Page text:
What Every Homeowner Should Know About Colorado’s Statutes of Limitations and Repose
April 2, 2012
The statutes of limitations and repose have profound effects on every new homeowner’s rights against a builder for construction defect claims. In short, the statutes of limitations and repose state that if homeowners do not pursue their claims within a set amount of time, their claims are forever time-barred. Despite this harsh reality, many new homeowners have never even heard of the statute of limitations or the statute of repose (it usually isn’t attached to the letter you receive from your builder congratulating you on the purchase of your new home). That said, here are the basics every homeowner should know about the statute of limitations and repose:
- What is the Statute of Repose? Colorado’s statute of repose sets a 6-year maximum time limit on all construction defect claims against construction professionals, which includes general contractors, subcontractors, design professionals, inspectors and virtually anyone else involved in the day-to-day construction process. With limited exceptions, homeowners are given 6 years from the date of “substantial completion of the improvement to real property” to bring claims against a construction professional. C.R.S. § 13-80-104(1)(a). If a homeowner discovers a defect in the 5th or 6th year, the statute of repose can be extended out for an additional 2 years or 8 years total.
- When is substantial completion? The “date of substantial completion of the improvement to real property” is heavily fact dependent and will vary on a case by case basis. As a general concept, courts usually look to the date that the home became suitable for habitation. In some instances, it is date that the certificate of occupancy was issued. In the multi-family context, courts often apply the date that the final certificate of occupancy was issued for the final building or final unit in the community.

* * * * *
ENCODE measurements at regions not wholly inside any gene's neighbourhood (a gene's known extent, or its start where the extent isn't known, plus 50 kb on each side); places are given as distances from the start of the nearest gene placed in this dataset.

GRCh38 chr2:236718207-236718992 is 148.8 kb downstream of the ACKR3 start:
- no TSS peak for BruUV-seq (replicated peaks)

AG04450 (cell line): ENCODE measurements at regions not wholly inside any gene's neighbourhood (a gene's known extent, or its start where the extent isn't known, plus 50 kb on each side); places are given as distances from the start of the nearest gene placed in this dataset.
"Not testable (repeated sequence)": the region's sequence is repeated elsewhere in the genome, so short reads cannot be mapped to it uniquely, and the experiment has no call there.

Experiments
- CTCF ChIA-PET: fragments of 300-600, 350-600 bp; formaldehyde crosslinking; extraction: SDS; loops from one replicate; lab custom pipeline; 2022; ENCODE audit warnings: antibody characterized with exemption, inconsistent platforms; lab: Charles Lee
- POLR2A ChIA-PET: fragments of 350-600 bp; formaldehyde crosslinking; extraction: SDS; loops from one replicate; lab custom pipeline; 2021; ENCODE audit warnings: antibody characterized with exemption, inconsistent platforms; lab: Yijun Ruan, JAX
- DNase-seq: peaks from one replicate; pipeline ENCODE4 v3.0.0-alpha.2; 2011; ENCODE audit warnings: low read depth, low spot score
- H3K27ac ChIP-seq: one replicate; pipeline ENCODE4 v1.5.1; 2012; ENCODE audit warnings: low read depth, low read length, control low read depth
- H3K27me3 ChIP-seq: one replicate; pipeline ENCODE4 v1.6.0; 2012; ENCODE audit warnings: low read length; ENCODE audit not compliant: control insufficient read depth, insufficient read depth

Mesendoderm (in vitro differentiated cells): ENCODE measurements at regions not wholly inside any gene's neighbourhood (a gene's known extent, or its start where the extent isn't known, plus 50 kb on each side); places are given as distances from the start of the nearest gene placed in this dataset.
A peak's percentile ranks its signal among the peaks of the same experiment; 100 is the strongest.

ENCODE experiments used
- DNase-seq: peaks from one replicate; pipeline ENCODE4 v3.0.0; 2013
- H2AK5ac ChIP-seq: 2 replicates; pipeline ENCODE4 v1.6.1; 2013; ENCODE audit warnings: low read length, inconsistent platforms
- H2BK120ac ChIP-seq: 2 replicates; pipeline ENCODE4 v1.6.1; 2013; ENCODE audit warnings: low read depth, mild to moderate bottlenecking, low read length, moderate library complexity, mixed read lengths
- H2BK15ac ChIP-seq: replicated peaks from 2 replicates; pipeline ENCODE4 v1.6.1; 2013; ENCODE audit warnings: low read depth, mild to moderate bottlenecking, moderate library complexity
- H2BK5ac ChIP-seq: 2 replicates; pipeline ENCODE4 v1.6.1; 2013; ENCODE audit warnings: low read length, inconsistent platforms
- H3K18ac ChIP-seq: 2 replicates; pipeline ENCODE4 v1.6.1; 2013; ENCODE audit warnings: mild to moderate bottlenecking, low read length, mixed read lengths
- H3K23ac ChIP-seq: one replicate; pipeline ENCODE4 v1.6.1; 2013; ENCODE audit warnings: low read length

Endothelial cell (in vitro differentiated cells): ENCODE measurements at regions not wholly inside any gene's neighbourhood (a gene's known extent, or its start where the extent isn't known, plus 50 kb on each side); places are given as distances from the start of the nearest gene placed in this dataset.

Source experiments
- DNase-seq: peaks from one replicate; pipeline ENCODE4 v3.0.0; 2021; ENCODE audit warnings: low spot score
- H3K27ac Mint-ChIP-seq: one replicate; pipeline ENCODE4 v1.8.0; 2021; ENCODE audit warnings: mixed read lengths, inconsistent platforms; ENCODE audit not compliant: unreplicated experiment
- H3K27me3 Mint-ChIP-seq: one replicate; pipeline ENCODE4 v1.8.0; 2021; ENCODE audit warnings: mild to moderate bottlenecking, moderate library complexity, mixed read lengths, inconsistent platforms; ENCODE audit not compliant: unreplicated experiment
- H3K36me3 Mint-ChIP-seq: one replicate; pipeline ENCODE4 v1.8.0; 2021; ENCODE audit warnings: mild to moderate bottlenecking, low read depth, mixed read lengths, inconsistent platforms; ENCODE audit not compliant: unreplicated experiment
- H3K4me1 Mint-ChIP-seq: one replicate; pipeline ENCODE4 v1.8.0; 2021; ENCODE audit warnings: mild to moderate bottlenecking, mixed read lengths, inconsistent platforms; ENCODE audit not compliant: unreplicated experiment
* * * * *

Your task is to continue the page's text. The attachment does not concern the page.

- What is the Statute of Limitations? Colorado’s statute of limitations is an additional time limitation that operates to bar “stale” construction defect claims. It is designed to prevent homeowners from delaying and not pursuing their claims after they learn that a construction defect exists. The statute of limitations requires all homeowners to bring construction defect claims against a construction professional within 2 years from the date the “claim for relief arises.” C.R.S. § 13-80-104(1)(a).
- When does the claim for relief arise? “A claim for relief arises under this section at the time the claimant or the claimant’s predecessor in interest discovers or in the exercise of reasonable diligence should have discovered the physical manifestations of a defect in the improvement which ultimately causes the injury.” § 13-80-104(b)(I). Again, whether a homeowner discovered or should have discovered the physical manifestations of a construction defect is heavily fact dependent and will vary on a case by case basis. Some examples of things that could be physical manifestations of construction defects are water leaks, cracking, ice damming, settling and/or heaving, and flooding.
Homeowners experiencing construction defects who may have potential statute of limitations and repose concerns are urged to contact an attorney who can investigate the issues and provide proper guidance. Nevertheless, don’t delay! It is never a pleasant conversation to explain to homeowners that they have real problems with home, but they will have to bite the bullet because their claims are time-barred. This is the number one reason our office declines cases!